History of Astronomy: A Brief Guide into the Past

Tap “Choose from List” to see a list of locations, sorted by country. You can also search for any location in SkySafari’s database by entering its name in the search field above the list of countries. If SkySafari finds more than one location which matches the name you entered, it will list all matching locations, and you can choose the one you want.
Mars through 8 inch telescope will give you great views but don’t be too disappointed if you have something smaller. You can still see major dark surface areas and polar caps of Mars with a 3 — 5″ aperture, with practice and training of mind and eye over several sittings. Looking for a telescope to view Mars with enough power to see its surface features? At different times of the year, you’ll see Mars in the night sky rising above the horizon. It’s a good idea to check online schedules for when best to see Mars for your specific location.
Two distant objects can appear as the same object if they’re close enough together. Like our eyes or even a telescope, every light sensing device is characterized by a quantity called resolution. The better the resolution, the farther can the two objects be while still appearing as separate. The Schmidt-Cassegrain telescope takes the best features of both worlds.
Our chosen landing spot in the simulated view shown above is Gusev Crater, the expected landing site of NASA’s Spirit rover, one of two probes the agency has arriving in January. Mars is so dusty and full of haze that it will take a night of good seeing, plus a skilled photographer that can process stacked images to make the planet look like it does in pictures. During Solar Transits – With a proper Solar Filter, Venus is large enough to be seen as a black dot moving across the Sun even with the naked eye!
Here amateur astronomers give tours and introductory lectures, and guides point out the constellations and let visitors gaze at stars and planets through a number of small telescopes. Everyone can marvel at the view of star clusters and nebulae through the observatory’s 30-centimeter (12 inches) telescope. Since the late 20th century new products have revolutionized amateur astronomy. Discover the best telescope for beginners right here! is the GOTO (for “go to”) computerized (and usually motorized) telescope mount. In the past, one often had to consult detailed star charts to find faint objects.
If your observing list doesn’t appear in SkySafari, make sure it’s a valid SkySafari observing list file, and that its name ends with “.skylist”. If all else fails, you can email your observing list to Simulation Curriculum technical support, and we can try to debug it for you. To export an observing list (.skylist) file from SkySafari, drag and drop it from the list of SkySafari documents to your computer’s desktop.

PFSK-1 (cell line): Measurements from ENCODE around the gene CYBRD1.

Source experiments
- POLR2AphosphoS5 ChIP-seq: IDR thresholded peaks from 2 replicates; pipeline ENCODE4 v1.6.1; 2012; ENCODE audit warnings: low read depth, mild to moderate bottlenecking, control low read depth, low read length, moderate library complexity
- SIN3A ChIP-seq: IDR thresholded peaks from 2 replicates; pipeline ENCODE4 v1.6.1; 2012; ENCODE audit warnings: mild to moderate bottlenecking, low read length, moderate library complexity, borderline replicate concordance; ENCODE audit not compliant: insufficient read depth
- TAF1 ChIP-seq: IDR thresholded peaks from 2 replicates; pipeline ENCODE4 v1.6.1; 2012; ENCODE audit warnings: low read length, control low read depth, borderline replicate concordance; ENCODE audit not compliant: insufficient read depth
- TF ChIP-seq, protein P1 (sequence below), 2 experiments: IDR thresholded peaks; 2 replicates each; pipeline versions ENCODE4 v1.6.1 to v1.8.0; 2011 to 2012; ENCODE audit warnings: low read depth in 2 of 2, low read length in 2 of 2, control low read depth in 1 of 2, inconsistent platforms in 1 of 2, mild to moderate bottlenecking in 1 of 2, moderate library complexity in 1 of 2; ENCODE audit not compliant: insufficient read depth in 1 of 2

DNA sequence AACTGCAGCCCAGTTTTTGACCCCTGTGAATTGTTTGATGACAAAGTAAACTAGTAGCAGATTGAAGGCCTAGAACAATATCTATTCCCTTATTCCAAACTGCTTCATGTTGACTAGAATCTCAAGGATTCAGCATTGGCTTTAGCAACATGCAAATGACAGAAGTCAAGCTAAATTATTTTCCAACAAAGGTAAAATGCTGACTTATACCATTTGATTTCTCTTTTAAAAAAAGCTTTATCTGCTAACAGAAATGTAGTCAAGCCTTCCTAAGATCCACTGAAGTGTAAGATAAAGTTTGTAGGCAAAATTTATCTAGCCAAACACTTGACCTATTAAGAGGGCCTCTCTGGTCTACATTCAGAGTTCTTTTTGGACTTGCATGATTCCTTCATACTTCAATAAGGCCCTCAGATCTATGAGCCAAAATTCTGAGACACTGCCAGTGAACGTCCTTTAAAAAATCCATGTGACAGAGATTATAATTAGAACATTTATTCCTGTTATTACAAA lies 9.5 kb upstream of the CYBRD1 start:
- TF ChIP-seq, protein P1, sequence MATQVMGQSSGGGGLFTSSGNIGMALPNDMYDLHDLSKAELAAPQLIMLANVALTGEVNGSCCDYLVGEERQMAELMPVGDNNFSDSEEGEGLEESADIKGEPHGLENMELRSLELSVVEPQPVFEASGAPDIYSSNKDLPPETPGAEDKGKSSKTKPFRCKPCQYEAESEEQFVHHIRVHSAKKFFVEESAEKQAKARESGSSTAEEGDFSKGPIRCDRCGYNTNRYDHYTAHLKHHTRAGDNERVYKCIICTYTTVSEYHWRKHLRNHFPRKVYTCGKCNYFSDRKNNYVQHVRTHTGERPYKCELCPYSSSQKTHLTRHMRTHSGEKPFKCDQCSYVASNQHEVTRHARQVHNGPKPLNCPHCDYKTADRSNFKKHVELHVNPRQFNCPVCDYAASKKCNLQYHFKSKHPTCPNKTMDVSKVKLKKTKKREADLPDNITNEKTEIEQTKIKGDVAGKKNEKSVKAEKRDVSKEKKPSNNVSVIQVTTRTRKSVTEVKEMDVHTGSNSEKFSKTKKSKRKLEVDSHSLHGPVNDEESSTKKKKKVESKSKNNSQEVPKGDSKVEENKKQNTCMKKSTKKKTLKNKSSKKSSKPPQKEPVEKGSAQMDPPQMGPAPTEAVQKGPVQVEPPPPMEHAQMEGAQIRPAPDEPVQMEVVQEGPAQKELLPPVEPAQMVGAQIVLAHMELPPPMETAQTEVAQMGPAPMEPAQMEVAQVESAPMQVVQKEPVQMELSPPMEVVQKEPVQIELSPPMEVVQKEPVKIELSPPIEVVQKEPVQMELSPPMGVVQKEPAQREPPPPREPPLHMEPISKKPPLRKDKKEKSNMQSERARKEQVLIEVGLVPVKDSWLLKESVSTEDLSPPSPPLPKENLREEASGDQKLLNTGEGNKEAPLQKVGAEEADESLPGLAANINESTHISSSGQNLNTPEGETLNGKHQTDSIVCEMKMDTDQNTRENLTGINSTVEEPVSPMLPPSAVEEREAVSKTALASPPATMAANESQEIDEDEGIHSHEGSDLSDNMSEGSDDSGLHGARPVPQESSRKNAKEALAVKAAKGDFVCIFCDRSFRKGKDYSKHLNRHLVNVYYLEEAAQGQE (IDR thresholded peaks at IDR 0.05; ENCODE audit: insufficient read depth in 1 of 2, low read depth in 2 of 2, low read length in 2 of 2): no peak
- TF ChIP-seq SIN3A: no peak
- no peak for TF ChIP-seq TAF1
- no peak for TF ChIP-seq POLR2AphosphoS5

Constellations, and even individual stars have these stories, varied across cultures and times. Obviously, don’t look right at the sun because it will injure your eyes, but learn it’s patterns. Not only that, but there is so much detail and nuance to learn about the Earth’s lone natural satellite. So while you observe it, learn about how it formed, why it’s cratered, why we only ever see one side of it. A quick internet search should turn up local, state, and national parks near you. Those are going to be your best bet for finding a nice, dark spot from which to see the stars.
In SkySafari Plus and Pro, note that the horizon is not visible if you are not displaying the sky chart using horizon coordinates! Local Sidereal Time is displayed near the bottom of the Date settings view. This indicates the hour of right ascension that is currently on your local meridian, and is sometimes used for aligning a telescope. The Date & Time view can be set to use the current time, or can be set to a specific time/date in the past or future.
Again, both of these are on alt-azimuth mounts (which in turn are set on tripods). I can reliably find and track objects manually without any fuss. On the other hand, if you, or the intended recipient is super-serious about the stars, then feel free to forgo my advice and head straight for a serious telescope. Check out the gray blotches on the moon – named maria – that early astronomers thought were seas. They formed 3.5 billion years ago when asteroid-sized rocks hit the moon so hard that lava seeped up through cracks and flooded the impact basins. These lava plains cooled and eventually formed the gray “seas” we see today.